Foret de Pfynges Walk and a Damsel/Dragonfly Quiz

Today my wife, Judith, and I went for a walk around the Foret de Pfynges Nature Reserve which runs alongside the river Rhone. We had hoped to spot a few birds but, with the trees being so tall and canopy thick with foliage, in the event, we spotted everything but birds. We saw fish, frogs (or toads), butterflies, crickets and a couple of Coots. (OK, they are birds. but they were not exactly what we were looking for).

HOWEVER, we did see an awful lot of damselflies and dragonflies. So many in fact, I haven’t the time to look them all up, (and I’d probably get them wrong anyway). So I thought I’d throw them out there as a sort of quiz… (See pics Q1 to Q11). I know at least 2 people who may know quite a few (if not all?) of the answers.
(Vivienne – I bet you’ve been dying to test out that new book of yours. I see Question 10 is on the front cover…)

Ferpècle Valley Walk, Val d’Hérens, Switzerland

On Monday, I decided to see how far I could walk up the Ferpècle valley from La Sage (where Jude dropped me off) before walking all the way back home again via Sepey and Les Haudères. I thought that I may have to turn around due to any residual snow, but I needn’t have worried, as there was hardly any at all. (I guess this just shows how warm it’s been recently).

I love the Spring, as it’s like starting all over again to discover ‘new’ flowers, bugs and butterflies every time you go out. And this walk was no exception. I should point out that I generally post photos of my ‘first sightings’ each time I see something new, (assuming I can get a picture of course – the Camberwell Beauty eluded me again on this walk). So, unless I get a particularly good photo, you shouldn’t see the same flower or butterfly again. But don’t worry, there are plenty of things out there for me to (re)-discover this season. 😊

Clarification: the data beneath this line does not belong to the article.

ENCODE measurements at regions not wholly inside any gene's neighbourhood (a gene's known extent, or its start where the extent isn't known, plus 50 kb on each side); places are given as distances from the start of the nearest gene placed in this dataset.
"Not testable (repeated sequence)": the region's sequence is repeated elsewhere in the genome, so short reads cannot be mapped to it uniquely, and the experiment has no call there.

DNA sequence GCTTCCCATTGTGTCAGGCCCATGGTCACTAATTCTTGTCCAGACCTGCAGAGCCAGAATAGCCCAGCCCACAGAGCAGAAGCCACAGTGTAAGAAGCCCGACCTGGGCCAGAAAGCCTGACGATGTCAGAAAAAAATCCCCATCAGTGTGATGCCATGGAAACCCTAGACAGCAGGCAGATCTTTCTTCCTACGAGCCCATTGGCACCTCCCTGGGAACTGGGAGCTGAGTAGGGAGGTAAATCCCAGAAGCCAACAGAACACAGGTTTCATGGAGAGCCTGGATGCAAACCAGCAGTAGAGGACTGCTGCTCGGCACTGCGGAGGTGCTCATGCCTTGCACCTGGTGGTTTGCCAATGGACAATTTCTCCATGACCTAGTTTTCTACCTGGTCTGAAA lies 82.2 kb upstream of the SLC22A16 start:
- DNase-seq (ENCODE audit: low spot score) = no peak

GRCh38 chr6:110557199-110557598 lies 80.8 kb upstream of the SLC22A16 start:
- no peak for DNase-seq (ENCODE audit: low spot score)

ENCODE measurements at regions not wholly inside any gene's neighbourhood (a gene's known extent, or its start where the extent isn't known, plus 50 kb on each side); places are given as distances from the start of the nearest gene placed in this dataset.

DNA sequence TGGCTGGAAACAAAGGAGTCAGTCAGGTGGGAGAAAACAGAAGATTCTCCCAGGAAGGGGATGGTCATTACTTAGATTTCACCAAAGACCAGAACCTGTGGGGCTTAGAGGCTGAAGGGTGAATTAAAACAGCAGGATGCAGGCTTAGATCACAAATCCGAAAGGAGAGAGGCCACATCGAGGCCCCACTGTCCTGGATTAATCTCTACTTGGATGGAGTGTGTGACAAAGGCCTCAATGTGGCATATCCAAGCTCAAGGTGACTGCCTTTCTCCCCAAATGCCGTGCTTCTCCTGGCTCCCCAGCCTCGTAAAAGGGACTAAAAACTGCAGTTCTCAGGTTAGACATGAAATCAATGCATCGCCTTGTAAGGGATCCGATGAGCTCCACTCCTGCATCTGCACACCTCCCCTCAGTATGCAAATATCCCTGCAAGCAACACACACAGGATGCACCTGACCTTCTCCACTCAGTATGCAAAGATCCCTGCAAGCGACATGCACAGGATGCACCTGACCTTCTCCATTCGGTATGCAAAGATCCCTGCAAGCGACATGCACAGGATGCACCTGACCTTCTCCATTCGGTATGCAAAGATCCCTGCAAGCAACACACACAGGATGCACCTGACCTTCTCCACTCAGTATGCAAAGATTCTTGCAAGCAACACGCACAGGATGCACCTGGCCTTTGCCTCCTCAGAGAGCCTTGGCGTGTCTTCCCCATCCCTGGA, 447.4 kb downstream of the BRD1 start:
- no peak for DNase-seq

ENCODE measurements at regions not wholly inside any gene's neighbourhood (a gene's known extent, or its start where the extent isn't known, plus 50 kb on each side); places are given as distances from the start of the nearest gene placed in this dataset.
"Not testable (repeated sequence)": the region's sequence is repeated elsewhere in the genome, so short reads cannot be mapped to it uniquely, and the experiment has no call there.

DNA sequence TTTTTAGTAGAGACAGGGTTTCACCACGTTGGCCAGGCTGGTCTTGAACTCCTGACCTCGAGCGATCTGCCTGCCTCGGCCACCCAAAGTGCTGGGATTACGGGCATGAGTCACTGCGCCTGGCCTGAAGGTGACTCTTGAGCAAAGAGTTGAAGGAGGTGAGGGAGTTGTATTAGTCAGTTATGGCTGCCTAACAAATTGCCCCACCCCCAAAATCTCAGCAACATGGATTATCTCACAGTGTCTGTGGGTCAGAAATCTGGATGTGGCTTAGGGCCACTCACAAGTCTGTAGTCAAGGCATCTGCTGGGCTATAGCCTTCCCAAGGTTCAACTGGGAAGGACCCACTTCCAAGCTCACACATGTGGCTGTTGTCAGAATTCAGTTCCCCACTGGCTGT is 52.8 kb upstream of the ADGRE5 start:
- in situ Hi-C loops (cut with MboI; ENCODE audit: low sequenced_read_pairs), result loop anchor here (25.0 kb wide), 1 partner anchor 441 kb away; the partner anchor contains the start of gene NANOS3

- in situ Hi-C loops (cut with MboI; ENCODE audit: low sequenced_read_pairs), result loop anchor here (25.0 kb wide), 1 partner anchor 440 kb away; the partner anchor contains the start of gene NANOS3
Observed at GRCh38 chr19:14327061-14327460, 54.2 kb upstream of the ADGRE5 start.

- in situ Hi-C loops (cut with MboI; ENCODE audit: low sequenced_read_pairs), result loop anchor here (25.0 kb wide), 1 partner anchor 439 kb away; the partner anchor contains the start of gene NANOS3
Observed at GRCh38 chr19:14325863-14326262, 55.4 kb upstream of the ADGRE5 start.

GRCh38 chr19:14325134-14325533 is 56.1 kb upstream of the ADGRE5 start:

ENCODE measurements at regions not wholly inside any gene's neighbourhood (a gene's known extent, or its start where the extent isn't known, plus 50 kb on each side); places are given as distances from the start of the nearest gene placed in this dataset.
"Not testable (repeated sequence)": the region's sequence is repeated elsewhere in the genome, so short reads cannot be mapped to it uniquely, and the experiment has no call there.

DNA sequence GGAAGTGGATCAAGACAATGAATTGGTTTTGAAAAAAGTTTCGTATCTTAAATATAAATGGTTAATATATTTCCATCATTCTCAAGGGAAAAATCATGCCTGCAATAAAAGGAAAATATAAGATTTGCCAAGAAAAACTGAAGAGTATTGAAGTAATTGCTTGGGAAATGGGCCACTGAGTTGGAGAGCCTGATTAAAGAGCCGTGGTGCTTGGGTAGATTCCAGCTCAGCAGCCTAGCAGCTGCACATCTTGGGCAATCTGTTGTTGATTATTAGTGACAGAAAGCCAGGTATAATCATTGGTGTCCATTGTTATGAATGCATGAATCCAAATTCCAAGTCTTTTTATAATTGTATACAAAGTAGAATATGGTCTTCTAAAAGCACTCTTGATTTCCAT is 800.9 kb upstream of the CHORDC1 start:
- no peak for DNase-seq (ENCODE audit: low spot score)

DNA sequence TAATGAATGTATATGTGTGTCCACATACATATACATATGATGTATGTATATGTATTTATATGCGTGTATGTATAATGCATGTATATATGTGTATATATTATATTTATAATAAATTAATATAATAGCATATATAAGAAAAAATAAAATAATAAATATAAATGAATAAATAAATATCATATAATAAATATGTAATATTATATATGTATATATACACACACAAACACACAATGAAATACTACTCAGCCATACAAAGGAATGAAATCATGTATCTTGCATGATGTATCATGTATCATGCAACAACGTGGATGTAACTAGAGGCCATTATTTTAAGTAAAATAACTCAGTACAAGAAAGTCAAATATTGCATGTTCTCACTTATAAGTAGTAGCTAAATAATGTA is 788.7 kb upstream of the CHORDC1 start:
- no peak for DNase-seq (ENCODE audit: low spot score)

Wainwright’s Coast to Coast, England, UK

Let me take you back to 1995, if not a little earlier than that, when my mate Colin and I had the ‘idea’ to do the English Coast to Coast walk, created and made famous by the great Alfred Wainwright, from St. Bee’s in Cumbria to Robin Hood’s Bay in North Yorkshire. Our plan was to run the 182 mile (293km) route in relay, over the space of 4 days, with one person on the route and the other driving a car to a prearranged changeover point. This way we could travel light, leaving the rest of our gear in the boot of the car, and we’d overnight in B&Bs or, preferably, Inns. 🍻👍😊

But we soon realised that there was a flaw in our grand idea – What if one of us got lost or was injured? (Remember, this was when mobile phones were still evolving even into those early ‘bricks’). Answer therefore: Recruit another two mates, called Pete and Tim, so that we’d have 2 on each leg, for a second opinion on any tricky route finding and someone to run for help, just in case. So it was that the 4 of us lined up in traditional fashion, with our toes dipped in the Irish Sea in April 1995. (See pic 1).

The event went so well, the following year we did the Offa’s Dyke Path (this time with Liam included) and in 1997, the West Highland Way (in 2 days). These were followed by The Wold’s Way (1998), where Dave was added to our happy band of runners, the Pembrokeshire Coastal Path (1999) and a trip to southern Ireland in 2000, to do parts of the Dingle Way and Beara Way, plus a hike up to the top of Carrantuohill (which scared the living daylights out of Pete. It was only then that we discovered he suffered from vertigo).

Wind forward a few more years and, after St Cuthbert’s Way (2005), Glyndwrs Way (2007) and the Dales Way (2009), in 2010 we decided to re-visit the best route of them all – the Coast to Coast (C2C). But this time in a more leisurely 5 days (well, we were 15 years older) and with all 6 of us present. (Pic 2).